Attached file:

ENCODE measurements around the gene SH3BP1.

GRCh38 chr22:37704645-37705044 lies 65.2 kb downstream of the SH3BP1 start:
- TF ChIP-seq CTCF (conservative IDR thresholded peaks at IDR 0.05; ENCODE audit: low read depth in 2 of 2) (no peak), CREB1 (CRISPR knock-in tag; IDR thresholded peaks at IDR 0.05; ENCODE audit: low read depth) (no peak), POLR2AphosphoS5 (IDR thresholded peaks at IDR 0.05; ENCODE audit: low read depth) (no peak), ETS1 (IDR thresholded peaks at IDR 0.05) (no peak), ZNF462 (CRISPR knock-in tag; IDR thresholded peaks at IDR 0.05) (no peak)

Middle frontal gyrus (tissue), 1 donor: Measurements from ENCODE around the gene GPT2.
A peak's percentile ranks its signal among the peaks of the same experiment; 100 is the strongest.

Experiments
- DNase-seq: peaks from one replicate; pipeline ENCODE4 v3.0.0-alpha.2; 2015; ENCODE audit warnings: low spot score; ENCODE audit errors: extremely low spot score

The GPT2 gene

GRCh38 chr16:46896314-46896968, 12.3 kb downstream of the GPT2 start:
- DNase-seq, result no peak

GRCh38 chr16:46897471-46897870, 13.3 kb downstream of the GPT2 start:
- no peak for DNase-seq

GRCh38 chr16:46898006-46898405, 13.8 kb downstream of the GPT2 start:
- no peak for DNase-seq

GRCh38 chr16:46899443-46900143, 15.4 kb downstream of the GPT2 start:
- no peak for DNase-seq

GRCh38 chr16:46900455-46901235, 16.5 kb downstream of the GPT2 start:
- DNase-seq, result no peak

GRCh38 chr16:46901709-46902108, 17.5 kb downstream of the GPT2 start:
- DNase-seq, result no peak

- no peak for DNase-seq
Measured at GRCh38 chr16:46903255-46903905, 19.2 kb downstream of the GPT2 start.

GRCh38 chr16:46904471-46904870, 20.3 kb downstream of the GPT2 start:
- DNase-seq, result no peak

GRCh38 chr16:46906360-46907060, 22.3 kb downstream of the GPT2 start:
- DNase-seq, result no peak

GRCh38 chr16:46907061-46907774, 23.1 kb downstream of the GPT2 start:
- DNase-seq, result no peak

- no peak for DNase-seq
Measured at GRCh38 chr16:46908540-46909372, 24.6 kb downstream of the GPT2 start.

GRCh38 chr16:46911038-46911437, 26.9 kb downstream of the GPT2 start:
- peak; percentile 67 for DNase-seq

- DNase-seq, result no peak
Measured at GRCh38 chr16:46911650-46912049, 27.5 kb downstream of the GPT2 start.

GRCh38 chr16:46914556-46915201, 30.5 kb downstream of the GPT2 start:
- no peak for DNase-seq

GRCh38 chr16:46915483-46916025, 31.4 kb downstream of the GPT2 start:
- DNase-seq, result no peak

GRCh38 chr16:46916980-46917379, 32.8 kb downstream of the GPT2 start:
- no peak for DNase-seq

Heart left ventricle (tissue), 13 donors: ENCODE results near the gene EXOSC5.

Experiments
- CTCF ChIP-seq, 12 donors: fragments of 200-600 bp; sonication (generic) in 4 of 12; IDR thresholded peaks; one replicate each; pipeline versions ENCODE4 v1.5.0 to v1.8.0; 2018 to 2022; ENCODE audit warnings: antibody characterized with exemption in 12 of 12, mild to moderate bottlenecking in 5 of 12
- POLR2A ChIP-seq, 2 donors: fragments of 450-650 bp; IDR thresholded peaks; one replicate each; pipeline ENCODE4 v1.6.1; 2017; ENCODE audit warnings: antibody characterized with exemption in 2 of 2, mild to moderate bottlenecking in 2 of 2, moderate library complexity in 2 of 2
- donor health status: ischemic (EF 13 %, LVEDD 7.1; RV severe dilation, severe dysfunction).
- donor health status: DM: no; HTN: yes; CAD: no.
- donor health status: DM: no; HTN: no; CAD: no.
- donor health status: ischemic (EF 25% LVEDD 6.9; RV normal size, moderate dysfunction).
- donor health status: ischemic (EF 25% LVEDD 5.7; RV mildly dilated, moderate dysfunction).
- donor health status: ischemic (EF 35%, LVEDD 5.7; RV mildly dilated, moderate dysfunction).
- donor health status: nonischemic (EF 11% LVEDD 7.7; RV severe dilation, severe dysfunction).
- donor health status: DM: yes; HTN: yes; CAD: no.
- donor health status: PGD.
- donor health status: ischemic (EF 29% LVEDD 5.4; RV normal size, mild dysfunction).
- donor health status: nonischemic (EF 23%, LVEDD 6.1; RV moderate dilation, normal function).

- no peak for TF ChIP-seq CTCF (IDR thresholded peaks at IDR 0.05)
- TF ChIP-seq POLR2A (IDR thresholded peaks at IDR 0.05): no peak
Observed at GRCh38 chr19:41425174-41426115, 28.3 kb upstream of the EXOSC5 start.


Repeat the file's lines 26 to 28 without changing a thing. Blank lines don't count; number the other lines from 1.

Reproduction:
- DNase-seq, result no peak

GRCh38 chr16:46907061-46907774, 23.1 kb downstream of the GPT2 start:
- DNase-seq, result no peak